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Emirates NBD: Saudi New order growth sharpest since April

According to an Emirates NBD Saudi Arabia PMI® survey, produced by IHS Markit, the health of the Saudi non-oil private sector continued to improve during August. Growth was supported by sharp expansions in new orders and output. Moreover, international demand for Saudi Arabian products and services picked up, as highlighted by a renewed increase in new export orders.

Channelling cost

Growth of staffing levels was sustained during August, as companies responded to greater capacity pressures by taking on extra staff. Companies continued to face upward cost pressures, but their ability to fully pass on higher cost burdens to consumers was restricted by intensive competitive conditions. The rate of growth in inventories climbed to a record high, reflecting greater buying levels.

Khatija Haque, Head of MENA Research at Emirates NBD, said: “Saudi Arabia’s non-oil sectors expanded at a solid rate in August, with the headline PMI broadly unchanged from July. The recovery in export orders helped boost overall new order growth to the fastest rate in four months in August, while output also showed a sharp rise last month.”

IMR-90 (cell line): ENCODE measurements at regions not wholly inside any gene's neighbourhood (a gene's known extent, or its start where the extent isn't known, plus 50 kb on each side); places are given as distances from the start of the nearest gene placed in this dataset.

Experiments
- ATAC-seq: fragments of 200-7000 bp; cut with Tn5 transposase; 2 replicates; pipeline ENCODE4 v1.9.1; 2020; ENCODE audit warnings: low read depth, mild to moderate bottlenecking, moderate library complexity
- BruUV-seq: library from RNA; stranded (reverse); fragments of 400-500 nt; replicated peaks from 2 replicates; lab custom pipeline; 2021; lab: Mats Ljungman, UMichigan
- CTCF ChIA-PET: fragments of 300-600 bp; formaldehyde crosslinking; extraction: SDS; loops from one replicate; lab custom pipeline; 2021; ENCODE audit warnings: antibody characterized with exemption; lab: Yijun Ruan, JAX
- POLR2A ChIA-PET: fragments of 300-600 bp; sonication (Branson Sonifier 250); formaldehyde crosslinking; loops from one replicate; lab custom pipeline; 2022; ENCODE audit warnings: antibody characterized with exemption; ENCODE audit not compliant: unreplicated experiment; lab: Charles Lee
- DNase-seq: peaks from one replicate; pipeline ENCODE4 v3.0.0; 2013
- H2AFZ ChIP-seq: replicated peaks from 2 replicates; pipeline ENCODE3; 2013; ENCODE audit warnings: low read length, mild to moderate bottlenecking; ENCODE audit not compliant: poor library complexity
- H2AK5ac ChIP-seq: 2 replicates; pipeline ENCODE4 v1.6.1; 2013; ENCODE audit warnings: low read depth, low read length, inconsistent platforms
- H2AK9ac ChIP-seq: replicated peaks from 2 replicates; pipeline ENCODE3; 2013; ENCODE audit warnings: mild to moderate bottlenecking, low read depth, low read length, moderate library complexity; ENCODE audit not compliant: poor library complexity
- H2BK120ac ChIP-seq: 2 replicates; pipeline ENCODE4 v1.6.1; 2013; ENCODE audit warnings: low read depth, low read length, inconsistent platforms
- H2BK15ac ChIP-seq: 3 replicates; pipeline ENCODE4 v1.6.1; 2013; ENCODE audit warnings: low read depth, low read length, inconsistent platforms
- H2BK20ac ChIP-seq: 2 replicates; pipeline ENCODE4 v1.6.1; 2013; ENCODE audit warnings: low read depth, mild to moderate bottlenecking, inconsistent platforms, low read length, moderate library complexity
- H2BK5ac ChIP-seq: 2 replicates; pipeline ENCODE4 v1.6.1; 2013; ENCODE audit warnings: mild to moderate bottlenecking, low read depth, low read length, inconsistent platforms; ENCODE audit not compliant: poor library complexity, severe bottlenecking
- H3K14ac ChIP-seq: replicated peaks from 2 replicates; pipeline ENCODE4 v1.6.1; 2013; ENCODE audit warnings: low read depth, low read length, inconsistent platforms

Key findings

The headline seasonally adjusted PMI® edged up to 55.8 in August, from 55.7 in July. However, the headline PMI remained below its long-run average (58.1).

The upward movement in the headline index was supported by a sharper increase in new orders. The rate of growth in new work quickened to the fastest in four months, due to more projects and stronger underlying demand.

Companies observed a renewed expansion in new export orders during August due to stronger international demand for Saudi Arabia’s products and services.

Firms faced capacity pressures for the tenth successive month and raised payroll numbers accordingly. The rate of job creation slowed to the weakest since April, however.

Companies purchased greater quantities of inputs during August. As a result, inventories were accumulated at the sharpest rate in the survey history.

Although the level of positive sentiment dipped to the lowest since October 2016, firms retained positive expectations over the 12-month outlook for output. Optimism was rooted in forecasts of further improvements in market demand.